Call for Panel Session and Industry Panel – Please contact the General Chair.

Track PS1: AI in Power and Energy

Applications of Artificial Intelligence in Power and Energy Industry

Artificial Intelligence (AI)/ Machine Learning (ML) in power and energy industry is evolving for demand forecasting, load balancing, predictive maintenance, renewable energy integration, energy storage optimization, fault detection and diagnosis, and so on. By analyzing real-time and historical data, AI/ML algorithms can make accurate predictions, optimize energy supply and demand, and improve the efficiency, reliability, and sustainability of power and energy systems. However, successful applications of AI/ML in power and energy industry are few, in contrast to other areas, e.g., ChatGPT, Watson, etc. The successful application of AI/ML in this field requires collaboration between stakeholders, high-quality data, regulatory compliance, and ethical considerations. Overall, the use of AI/ML in power and energy industry has the potential to significantly improve the way we produce, distribute, and consume energy, creating a more sustainable future for all.  

If any interest, please send the abstract to Dr Ahmed Saber, VP Optimization and AI, ETAP, through

Track PS2: Hydrogen Energy for Future Grids

Hydrogen Generation and Storage for Transportation and Grid Integration

With the ever-increasing penetration of variable and fluctuating renewable energy (solar and wind), the need for storage of energy is on the rise. The elegant idea of storing renewable energy in an energy carrier as Hydrogen which is storable, transportable, and utilizable offers a solution. Hydrogen is the most abundant chemical element and has many uses including but not limited to a way of storing electricity, heating, fuel for transport, and can also be used as a raw material in industry. Large scale production, storage and transportation of hydrogen involves a set of challenging technologies that are receiving international interest as demands for renewable energy resources increase.  Although Australia has the potential to lead this technology in the near future, hydrogen is a new technology and the industry has not widely explored the impacts of renewable hydrogen on power grids.  This has been the stimulus for many recent initiatives, for example the Hydrogen Energy Supply Chain (HESC), which is a world-first pilot project to produce and transport liquid hydrogen from Victoria’s Latrobe Valley, Australia to Japan by a liquid hydrogen tanker. This panel session aims to explore the production of hydrogen energy using surplus energy produced by renewable energy resources and effective ways of storage of hydrogen energy.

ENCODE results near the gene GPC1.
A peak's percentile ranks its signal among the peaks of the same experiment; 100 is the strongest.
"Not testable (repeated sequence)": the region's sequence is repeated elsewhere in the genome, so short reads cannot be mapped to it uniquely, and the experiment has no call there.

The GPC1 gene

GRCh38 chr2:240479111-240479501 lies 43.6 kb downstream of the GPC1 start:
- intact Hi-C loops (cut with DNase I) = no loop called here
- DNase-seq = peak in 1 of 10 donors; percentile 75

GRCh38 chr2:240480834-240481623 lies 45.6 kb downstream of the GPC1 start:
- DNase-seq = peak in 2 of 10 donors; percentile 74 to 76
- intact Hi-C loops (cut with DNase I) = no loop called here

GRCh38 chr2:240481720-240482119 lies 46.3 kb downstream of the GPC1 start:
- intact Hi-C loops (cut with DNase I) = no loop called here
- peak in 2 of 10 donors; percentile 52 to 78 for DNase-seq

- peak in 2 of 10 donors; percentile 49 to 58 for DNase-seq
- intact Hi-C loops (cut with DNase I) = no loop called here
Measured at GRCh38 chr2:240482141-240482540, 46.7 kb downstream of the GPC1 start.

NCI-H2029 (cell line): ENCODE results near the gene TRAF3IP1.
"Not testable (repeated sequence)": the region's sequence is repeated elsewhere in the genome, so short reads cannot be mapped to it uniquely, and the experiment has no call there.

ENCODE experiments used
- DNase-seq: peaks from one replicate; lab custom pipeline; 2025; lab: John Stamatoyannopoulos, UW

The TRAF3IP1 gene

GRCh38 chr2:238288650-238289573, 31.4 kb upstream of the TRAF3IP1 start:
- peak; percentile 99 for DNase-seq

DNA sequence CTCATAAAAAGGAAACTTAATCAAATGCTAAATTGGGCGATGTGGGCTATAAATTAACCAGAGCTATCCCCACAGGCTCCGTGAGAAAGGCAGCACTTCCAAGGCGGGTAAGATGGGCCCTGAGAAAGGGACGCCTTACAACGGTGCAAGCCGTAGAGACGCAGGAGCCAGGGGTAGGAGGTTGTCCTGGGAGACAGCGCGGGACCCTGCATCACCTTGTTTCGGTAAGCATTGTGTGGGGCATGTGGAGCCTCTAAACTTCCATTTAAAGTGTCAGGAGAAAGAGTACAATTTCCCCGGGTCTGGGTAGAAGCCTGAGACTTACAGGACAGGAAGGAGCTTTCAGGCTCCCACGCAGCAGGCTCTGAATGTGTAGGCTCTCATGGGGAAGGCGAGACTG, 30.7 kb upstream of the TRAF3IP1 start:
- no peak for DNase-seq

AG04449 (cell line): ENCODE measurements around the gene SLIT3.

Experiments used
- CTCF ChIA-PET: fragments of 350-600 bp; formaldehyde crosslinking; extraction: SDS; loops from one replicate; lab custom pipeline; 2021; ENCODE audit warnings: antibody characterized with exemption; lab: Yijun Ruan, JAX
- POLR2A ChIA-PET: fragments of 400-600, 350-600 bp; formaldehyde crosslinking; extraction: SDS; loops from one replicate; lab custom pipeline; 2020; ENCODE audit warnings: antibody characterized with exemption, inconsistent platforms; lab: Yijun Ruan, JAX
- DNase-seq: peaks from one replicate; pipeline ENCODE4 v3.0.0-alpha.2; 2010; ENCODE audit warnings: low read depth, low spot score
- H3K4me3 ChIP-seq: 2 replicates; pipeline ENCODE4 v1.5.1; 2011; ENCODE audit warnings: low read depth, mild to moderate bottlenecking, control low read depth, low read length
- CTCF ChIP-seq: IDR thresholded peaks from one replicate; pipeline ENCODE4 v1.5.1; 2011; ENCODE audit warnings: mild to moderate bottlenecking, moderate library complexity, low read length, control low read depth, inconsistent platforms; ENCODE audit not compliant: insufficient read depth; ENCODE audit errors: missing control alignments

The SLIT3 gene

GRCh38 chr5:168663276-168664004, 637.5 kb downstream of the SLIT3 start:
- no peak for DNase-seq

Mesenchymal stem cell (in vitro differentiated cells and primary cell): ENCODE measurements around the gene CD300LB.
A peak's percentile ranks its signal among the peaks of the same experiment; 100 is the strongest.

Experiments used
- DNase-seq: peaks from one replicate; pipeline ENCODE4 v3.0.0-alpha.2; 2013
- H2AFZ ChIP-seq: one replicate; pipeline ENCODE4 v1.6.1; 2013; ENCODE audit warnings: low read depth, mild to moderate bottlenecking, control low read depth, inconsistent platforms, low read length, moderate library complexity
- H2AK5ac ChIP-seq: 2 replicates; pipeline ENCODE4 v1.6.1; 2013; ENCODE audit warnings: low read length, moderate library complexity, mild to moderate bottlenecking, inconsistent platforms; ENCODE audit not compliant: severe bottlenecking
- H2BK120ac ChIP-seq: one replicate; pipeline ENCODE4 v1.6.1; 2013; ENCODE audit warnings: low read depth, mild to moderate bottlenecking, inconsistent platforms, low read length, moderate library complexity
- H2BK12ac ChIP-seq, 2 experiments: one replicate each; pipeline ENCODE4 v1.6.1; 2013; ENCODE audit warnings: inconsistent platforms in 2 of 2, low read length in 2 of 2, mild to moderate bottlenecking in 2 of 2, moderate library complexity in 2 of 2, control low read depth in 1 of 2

If any interest, please send the abstract to Professor Kazuhiro Nogita, Director of Nihon Superior Centre for the Manufacture of Electronic Materials (NS CMEM), The University of Queensland, Australia through